CGB Hall of Fame: (2) Jerome Randle v. (7) Wesley Walker

Our next match-up features a recent basketball star and fan favorite in Jerome Randle and a football star from the mid '70's in Wesley Walker. Randle advanced in a rout over Giorgio Tavecchio while Walker took a fairly close vote over Theo Robertson.

Randle was the leader and ball handler for the 2010 Pac-10 champion Golden Bears and really grew in his time at Berkeley, while Walker was a speedy receiver that set Cal records that only recently have been eclipsed.

This match-up comes out of the Joe Kapp region and the winner will move on to face, well, Joe Kapp himself. You can take a look at the full bracket here and see all the upcoming match-ups for yourself. The full write-ups are after the jump and the voting for who moves on will end on Friday. GO BEARS!

(2) Jerome Randle

Jerome Randle Cal Highlights (via sharkswarriorscal)

Avinash provides some thoughts:

I talked a little about Randle in our Remembering the Seniors post.

Randle's evolution as a player was remarkable. When I first watched him sophomore year I cringed watching him run the offense. I don't play much basketball, but when I do I'm usually the point guard, and the things Randle did are NOT things that would make my teammates happy. The shots themselves weren't that bad. I'm guessing if he was taking them in the first place he was hitting them in practice, and the next two years proved he could make those shots.


No, it was the lack of ball movement and inability to get the ball to the bigs that really exasperated me. The process of watching our plays developed was chaotic, and not in an enjoyable Nellie-ball sort of way. You could see the team unravel during conference play as they ran into smarter and more efficient teams. That's the point guard mantra--run the offense, make your teammates make happy. Bad point guards lead to bad teams, and that was what Cal was in 2008.


(The most curious thing was that Randle and Ryan Anderson never really gelled. Although people opine what would've been if Ryan had returned for a year (or two) with Monty, Jerome probably would've left as he was already on the fence after the Braun firing, and we'd have probably had two years of Nikola Knezevic running point guard. Think we're Pac-10 champions this year if that happens?)


His maturation was exceptional under Monty though. First he got the alpha dog streak as the team's on-the-court leader in his junior campaign. That he went from an inconsistent shooter shooter to one of college's most efficent offensive players (53rd in the nation in 09) in a year without great bigs to set picks for him lends credence to Montgomery's teaching methods. Amazing what putting a system in place does for good players.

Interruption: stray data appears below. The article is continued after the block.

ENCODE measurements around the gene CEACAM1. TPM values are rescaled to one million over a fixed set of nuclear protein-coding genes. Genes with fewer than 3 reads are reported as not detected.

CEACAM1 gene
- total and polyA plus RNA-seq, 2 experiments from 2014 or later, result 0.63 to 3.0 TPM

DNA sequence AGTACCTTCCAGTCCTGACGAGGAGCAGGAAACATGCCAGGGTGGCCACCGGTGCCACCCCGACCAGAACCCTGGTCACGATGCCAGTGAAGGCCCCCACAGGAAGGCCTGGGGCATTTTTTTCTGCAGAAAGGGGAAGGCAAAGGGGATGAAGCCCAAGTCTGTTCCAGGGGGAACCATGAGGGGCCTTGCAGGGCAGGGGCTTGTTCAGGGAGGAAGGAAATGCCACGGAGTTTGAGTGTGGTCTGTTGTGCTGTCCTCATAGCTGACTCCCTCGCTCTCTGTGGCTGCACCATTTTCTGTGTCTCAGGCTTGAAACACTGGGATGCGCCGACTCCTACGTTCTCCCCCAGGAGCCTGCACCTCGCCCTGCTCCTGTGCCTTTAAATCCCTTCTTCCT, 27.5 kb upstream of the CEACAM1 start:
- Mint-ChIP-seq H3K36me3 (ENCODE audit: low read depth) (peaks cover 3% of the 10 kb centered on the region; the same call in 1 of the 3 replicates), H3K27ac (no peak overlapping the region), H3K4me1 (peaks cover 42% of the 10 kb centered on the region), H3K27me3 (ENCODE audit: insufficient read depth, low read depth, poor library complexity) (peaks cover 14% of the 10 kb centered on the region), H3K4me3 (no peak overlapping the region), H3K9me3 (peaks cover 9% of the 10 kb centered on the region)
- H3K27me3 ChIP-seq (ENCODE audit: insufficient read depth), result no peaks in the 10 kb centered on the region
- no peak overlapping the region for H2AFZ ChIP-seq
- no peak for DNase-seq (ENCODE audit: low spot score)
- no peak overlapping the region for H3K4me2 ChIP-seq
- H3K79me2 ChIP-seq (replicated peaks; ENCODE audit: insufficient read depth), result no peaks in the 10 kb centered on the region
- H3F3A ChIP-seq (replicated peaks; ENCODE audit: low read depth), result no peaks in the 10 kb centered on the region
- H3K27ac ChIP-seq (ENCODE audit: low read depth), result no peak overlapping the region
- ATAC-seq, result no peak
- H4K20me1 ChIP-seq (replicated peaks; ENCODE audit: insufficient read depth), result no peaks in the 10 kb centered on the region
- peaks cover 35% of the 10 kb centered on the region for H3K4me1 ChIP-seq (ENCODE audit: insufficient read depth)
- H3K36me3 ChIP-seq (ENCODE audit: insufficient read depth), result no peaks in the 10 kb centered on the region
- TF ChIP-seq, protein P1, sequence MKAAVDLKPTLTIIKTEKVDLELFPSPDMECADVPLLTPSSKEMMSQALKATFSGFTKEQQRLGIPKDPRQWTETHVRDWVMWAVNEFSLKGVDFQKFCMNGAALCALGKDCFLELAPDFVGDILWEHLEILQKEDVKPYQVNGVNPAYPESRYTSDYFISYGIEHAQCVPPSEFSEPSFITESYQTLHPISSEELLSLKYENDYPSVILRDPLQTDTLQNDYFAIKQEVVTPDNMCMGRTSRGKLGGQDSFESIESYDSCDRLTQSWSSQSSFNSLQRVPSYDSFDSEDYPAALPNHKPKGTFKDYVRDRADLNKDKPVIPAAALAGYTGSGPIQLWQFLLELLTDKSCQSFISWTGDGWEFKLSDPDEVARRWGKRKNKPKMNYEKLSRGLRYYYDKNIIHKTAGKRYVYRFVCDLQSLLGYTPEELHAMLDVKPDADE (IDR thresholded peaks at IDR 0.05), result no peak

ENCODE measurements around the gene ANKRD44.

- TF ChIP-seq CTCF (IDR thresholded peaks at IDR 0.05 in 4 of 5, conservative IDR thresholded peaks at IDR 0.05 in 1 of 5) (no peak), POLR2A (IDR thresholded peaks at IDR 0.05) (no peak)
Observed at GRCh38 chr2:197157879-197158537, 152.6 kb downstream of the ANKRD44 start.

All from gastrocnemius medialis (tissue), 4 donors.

Second, his endurance for a guy his size was exceptional. He played an average of 35 minutes the past two seasons, and that's including blowouts. And it wasn't like the guy was taking plays off either--he handled the ball on over a fourth of our possessions the past two seasons. It not only underscored the importance of Randle, but the faith Monty had in letting him play those long minutes. It wore him out last season, but his performances were solid from beginning to end this year.


Finally, he embraced his teammates and ran with them as they ran with each other. Although his 2009 campaign was more spectacular than his 2010 season, I felt he played even better this year. He sublimated his individual talents in search of the team goal, which was the conference crown. The final stretch of the Pac-10 season (where they won nine out of their last ten games) was perhaps the best basketball he ever played as a Bear. He stepped up when they needed him, he stepped aside when others were ready to carry the load. And they got that conference ring.

Jerome Randle Highlight Reel 2009 Full Version (via eirving)


(7) Wesley Walker

Via Tightwad Hill

No receiver in the history of college football averaged more yards per catch than Wesley Walker. He gained an average of more than 25 yards every time he hauled in a pass.

Walker caught only 86 passes in his time at Cal, but he made those catches count. No receiver in school history changed the complexion of a game more than Walker, whose 9.5 sprinter's speed stressed opposing secondaries on every down. His ability to catch the deep ball opened the rest of the field up for Cal receivers Steve Rivera and George Freitas.

Walker had more than 100 yards receiving on eight separate occasions, including a record 289-yard 3-touchdown performance against San Jose State in his senior season. He holds the Cal record for longest TD reception with an 88 yard score from Joe Roth against Georgia in 1976. Walker also occasionally returned kicks and punts for the Golden Bears, and finished his career with 3,085 all-purpose yards.

Walker was drafted in the 2nd round by the New York Jets in 1977, and made two Pro Bowls during a 12-year career.

Via reader Randy Parent

Wesley Walker was one of the all-time great speed burners. He just blew by db's and Joe his Wesley on an amazing number of long-bomb TD's. The ‘75 co-Pac 8 Championship Team was the most balanced, most productive, and most amazing Cal offense I have seen in my 50 years of going to Cal games.

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